One piece of advice Darien High School salutatorian Alexis Zitzmann said she would like to give her classmates is to take the opportunities and challenges that are presented to them and “don’t be afraid to take risks.”

One challenge Alexis faced was coming into Darien High School her sophomore year. “A lot of people already had friend groups,” Alexis said. “I came in as the new kid and it was scary and daunting.”

She said that she conquered her challenge by “opening myself up to people.”


Alexis, who plans to attend the Massachusetts Institute of Technology, is captain at the Maritime Rowing Club in Norwalk and rows for MIT’s lightweight women’s team.

She said being on the team has taught her many lifelong skills, the first of which is the importance of teamwork.

“I’m in a boat with three other people,” she said. “It’s not just based on me and my individual performance, but on working with the people in my boat as well. We need to have a trust and be able to work together.”

Alexis plans to continue to be a part of the sport in MIT’s rowing program as a college freshman.

In addition, from ages 5 to 13, Alexis was a competitive gymnast for both the U.S. Junior Olympic Program and the German National Program.

“Growing up a gymnast taught me a lot about hard work, working through the pain, being an independent athlete and being completely focused,” Alexis said.

Cultural experiences

Alexis lived for a two years in Frankfurt, Germany, and has a dual U.S. and German citizenship. She is fluent in English, German, and is proficient in French.

In seventh and eighth grade, she attended the Metropolitan School Frankfurt, an international school in Germany. She said that to this day, that has been her most influential experience.

“It was there that I was around students who spoke multiple languages including Italian, Moroccan, Greek, Austrian, British, and Iranian,” she said. “Everyone spoke about three languages.”

She added that it was not just learning about cultures in a classroom that provided her experience, but it was “getting to know all these students as your best friends and hearing their stories, which was amazing,” she said.

Several years later, when Alexis was 15, she spent a month of her summer in rural Laos and Thailand doing community service in a program called Rustic Pathways.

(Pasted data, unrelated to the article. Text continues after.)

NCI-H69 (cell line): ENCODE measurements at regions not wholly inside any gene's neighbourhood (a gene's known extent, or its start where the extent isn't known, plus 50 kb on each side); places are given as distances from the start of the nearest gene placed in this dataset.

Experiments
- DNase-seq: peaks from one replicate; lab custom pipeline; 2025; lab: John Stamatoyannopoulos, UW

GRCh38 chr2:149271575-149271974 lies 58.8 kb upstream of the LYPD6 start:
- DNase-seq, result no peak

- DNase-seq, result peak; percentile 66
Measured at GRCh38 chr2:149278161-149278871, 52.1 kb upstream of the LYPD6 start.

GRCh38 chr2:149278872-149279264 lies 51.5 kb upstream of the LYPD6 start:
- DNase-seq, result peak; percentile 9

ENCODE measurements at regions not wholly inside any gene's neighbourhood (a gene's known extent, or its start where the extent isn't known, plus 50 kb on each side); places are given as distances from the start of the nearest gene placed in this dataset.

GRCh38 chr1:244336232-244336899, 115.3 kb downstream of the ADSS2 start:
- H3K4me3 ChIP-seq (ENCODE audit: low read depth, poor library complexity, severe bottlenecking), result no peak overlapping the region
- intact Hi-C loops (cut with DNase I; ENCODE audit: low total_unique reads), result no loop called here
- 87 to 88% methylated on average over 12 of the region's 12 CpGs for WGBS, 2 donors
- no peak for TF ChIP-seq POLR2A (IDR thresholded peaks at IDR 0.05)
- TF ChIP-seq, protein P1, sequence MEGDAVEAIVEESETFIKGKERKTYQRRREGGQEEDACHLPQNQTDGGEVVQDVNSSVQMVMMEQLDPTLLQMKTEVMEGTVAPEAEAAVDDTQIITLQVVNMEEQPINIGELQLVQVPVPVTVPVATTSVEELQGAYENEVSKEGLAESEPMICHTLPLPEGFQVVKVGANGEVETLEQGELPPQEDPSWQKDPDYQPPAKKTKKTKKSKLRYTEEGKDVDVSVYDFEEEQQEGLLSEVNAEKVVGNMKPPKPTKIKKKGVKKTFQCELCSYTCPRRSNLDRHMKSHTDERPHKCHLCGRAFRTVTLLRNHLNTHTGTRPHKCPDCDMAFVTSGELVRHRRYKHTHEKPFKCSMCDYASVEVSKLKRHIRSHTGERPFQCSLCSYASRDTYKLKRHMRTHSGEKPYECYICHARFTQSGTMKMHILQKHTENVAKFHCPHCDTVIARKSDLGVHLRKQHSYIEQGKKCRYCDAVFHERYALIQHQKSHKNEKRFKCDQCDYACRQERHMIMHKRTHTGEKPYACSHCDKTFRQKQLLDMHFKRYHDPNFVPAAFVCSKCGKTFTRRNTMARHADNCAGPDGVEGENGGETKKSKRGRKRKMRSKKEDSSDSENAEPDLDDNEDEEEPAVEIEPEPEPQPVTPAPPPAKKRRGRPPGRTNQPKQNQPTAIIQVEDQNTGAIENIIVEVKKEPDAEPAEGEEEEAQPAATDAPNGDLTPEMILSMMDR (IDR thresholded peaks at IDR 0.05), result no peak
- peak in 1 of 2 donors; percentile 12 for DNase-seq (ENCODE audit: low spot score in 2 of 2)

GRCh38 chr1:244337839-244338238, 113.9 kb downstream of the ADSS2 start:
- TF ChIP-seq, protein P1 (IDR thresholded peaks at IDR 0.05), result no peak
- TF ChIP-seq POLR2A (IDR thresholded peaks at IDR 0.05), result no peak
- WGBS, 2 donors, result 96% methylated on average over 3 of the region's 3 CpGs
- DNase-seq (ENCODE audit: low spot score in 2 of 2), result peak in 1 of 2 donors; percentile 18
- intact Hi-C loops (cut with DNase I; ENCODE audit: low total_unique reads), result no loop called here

“The theme of the program is you learn about the culture by living like they do,” Alexis said.

“On this trip, you don’t come with one big suitcase,” she said. “I came with just five items, including one change of clothes, my phone, and a journal.”

She traveled to three different villages and stayed with families who live in them.

“We worked with them on multiple projects, including helping to build a school,” Alexis said. She also helped build a road and a foundation for a community building.

Through this experience, she learned a lot about the people.

“I learned how hardworking they are,” she said.

Additionally, she said she discovered that there are ways to communicate with people that are not verbal — such as through body language and hand gestures.

She said she learned there are many similarities with her culture and the culture of Thailand.

While conversing with the people of Thailand through an interpreter, “I was able to hear their stories and discover that we had common values. One woman told me she wanted to travel the world and how she always wanted to see the ocean, and that’s exactly how I feel as well.”

“Even though our lives were so completely different, we were still able to laugh together and find humor in the same things,” she said.

Role model

Alexis’ role model is her grandmother, Elaina McCartney, who lives in Ithaca, N.Y.

“In high school, she told her teacher she wanted to be a vet, however she was told that was not an appropriate job for women,” Alexis said.

McCartney then received a bachelor of arts degree in English from Cornell University in 1966 and worked as a typist in Cornell’s mechanical and aerospace engineering department.

“At age 49, she went back to school and received a master’s degree in engineering in computer science while working full time,” she said.

She then got a job in Space Sciences at Cornell, working on various NASA missions.

“She inspires me to keep working in the face of adversity and that it’s never too late to try something new, make a change, and pursue your dreams,” she said.

Darien High School

Alexis’ all-time favorite class at Darien High School was AP European history, taught by Dennis Cummings, which she took in her junior year.

“He was one of the most intelligent people I’ve ever met,” Alexis said. “The amount of information he knew impressed me so much every day. He was very smart in being able to educate from an unbiased perspective about history and present from all different sides.”

Alexis acknowledges that it has been very hard for everyone during these challenging times.

“We lost a lot of opportunities and it’s very frustrating,” she said. “It breaks my heart that I lost some time with the people who I won’t get to spend as much time with once I leave for college.”

However, she tells her classmates not to “just give up and stop living because it wasn’t the senior spring you expected,” she said.“Try and look past what we should have or could have and make the best of the time we have left.”